LORENZAGO DI CADORE, Italy – Pope Benedict XVI left the Italian Alps July 27, flying to Rome and then driving to the papal summer villa at Castel Gandolfo.
On the eve of his departure from Lorenzago di Cadore, the pope met with the mayors of the 22 small towns in the region and with the police and forest rangers, who assured his safety and privacy since he arrived July 9.
“I can only say, with all my heart, thanks to each and every one of you for your service and commitment,” the pope told the group gathered on the lawn in front of the house where he had been staying.
“Your silent, discreet and competent presence day and night gave me the space needed for an unforgettable period of rest, rest for the body and the soul,” he said.
“Here we are surrounded by divine goodness visible in the beauty of the mountains,” the pope told them. “But during this whole time, I also was surrounded by the human goodness, your goodness.”
“For me, you really were like guardian angels, invisible, silent, but always present and available,” Pope Benedict said.
Just before leaving the Alps, Pope Benedict’s private secretary, Monsignor Georg Ganswein, gave an interview to the Italian newspaper Il Giornale.
The secretary spoke mainly about the pope’s vacation, where each day “is well structured,” beginning with Mass, the Divine Office, meditation and breakfast, followed by reading and writing, working both on the second volume of his book about Jesus and on a new encyclical.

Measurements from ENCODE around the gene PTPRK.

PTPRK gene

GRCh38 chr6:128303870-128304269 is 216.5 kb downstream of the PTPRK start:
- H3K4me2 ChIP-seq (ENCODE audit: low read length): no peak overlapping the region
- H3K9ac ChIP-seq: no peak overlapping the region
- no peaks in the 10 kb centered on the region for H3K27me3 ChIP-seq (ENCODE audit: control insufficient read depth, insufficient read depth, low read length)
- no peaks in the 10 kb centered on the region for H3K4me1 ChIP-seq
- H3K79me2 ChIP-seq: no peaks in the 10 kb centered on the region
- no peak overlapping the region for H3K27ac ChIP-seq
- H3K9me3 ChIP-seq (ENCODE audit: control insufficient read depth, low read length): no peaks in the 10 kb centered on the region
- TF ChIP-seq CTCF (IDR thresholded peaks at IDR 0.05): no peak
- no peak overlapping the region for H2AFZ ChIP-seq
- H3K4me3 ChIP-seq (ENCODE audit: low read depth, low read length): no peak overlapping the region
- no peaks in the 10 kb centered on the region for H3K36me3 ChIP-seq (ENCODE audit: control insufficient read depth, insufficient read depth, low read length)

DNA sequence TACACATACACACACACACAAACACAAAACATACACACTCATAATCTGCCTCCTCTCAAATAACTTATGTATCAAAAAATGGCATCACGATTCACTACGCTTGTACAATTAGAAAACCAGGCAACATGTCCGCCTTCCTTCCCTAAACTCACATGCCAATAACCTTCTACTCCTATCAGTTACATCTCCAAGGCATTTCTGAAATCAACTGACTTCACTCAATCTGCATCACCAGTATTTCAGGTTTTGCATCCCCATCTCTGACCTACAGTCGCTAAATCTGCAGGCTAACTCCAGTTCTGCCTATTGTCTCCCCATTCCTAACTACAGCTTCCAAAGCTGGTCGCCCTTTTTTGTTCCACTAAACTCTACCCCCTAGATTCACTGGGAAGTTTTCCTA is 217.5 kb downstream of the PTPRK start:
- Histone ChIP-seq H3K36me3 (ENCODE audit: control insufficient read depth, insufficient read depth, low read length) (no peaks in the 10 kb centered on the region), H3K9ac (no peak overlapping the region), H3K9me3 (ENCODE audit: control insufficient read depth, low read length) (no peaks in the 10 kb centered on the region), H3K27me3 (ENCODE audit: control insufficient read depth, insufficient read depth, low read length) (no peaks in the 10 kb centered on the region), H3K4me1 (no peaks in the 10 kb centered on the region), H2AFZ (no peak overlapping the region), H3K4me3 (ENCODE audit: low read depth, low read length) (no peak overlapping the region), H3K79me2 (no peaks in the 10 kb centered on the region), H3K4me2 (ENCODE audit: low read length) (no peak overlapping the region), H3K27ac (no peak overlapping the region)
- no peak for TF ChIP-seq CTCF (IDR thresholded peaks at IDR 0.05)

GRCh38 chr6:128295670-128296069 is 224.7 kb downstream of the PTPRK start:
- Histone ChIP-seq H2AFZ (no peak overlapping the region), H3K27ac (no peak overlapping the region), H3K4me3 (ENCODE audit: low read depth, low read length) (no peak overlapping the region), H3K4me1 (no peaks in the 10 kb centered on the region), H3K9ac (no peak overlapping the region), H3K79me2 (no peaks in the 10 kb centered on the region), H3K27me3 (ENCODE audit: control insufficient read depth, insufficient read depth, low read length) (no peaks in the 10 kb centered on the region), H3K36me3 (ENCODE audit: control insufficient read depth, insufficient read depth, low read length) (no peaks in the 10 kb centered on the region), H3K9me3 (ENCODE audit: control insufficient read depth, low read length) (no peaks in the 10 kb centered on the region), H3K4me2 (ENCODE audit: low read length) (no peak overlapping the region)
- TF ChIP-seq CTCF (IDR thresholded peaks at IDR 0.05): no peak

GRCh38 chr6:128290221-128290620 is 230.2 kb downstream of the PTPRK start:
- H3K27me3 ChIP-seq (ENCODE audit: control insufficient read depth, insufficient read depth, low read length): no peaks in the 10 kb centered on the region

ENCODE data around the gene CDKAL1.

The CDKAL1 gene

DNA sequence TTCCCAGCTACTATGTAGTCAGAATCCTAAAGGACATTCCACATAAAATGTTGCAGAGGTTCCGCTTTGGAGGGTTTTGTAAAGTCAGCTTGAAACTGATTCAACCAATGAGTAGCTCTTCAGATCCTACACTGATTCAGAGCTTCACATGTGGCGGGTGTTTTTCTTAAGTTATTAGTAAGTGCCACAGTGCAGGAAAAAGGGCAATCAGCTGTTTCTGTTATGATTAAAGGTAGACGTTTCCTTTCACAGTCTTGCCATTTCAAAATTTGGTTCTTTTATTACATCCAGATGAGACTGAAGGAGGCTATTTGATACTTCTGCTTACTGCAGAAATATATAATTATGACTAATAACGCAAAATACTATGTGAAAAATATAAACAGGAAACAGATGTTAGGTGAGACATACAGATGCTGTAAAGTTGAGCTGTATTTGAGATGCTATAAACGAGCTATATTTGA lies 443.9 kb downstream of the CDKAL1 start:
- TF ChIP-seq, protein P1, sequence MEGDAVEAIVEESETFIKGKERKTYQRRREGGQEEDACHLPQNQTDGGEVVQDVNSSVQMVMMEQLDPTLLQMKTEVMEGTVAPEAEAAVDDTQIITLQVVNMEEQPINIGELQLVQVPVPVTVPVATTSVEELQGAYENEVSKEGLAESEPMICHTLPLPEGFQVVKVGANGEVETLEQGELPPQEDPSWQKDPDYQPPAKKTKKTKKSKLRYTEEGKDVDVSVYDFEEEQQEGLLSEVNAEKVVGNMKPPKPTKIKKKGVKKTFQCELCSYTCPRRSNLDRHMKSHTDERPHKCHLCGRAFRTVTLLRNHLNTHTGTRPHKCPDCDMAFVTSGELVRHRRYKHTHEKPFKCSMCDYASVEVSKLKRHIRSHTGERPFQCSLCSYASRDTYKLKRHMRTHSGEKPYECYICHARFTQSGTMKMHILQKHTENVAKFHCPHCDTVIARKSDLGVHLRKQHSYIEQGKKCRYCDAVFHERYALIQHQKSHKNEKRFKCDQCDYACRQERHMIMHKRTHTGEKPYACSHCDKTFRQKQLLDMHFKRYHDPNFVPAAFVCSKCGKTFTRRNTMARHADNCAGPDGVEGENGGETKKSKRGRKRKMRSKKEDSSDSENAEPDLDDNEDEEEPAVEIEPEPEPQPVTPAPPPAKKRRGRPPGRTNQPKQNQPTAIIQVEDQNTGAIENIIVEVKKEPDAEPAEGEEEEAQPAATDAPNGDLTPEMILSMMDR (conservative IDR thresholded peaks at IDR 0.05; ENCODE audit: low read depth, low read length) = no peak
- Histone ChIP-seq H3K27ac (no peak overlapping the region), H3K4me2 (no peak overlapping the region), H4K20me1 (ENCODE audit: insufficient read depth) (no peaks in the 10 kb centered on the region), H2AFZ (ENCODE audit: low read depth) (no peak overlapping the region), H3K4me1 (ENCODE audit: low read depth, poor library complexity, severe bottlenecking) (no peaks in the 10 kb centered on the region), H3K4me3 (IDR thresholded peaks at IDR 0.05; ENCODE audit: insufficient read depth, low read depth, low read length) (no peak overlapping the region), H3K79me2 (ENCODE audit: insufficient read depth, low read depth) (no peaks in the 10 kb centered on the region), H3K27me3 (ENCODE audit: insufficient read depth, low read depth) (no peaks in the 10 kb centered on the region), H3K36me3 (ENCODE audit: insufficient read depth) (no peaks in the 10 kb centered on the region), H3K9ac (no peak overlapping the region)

After lunch and a brief walk near the house, the pope rests, then “returns to his books, manuscripts, study, prayer and the piano,” Monsignor Ganswein told the paper. The pope brought with him sheet music of compositions by “Mozart, Chopin, Schubert and others. It’s not a pontifical secret that he prefers Mozart.”
About 6 p.m. each day, the pope, his secretary and the security guards would leave by car for a walk in the woods, usually along a path to a mountain chapel or shrine.
Almost every day, he said, the little papal entourage would run into a few other people out enjoying a walk.
“The children are the most courageous. The adults, surprised by the unexpected encounter, are fairly timid, they don’t know what to say,” he said. “The Holy Father always says something to break the ice.”
The children, he said, would hurry to collect a bouquet of wild flowers for the pope, but some even offered “mushrooms and blueberries or raspberries to demonstrate their affection and gratitude.”
After the walk, he said, dinner was served at 7:30 p.m., and then they would watch the evening news on television. After another stroll outside, the pope would retire for the night.
The reporter also asked Monsignor Ganswein about reaction to Pope Benedict’s July 7 document granting wider use of the Tridentine Mass. The Tridentine Mass is the Latin-language liturgy that predates the Second Vatican Council; it was last revised in the 1962 edition of the Roman Missal.
The papal secretary said he carefully read the press clippings and public comments about the document and was “a bit surprised that there were not any truly negative reactions.”
The few critical remarks he saw, he said, “are something completely normal and acceptable.”
“Let us hope that the reception bears good fruit and the desired results,” he said.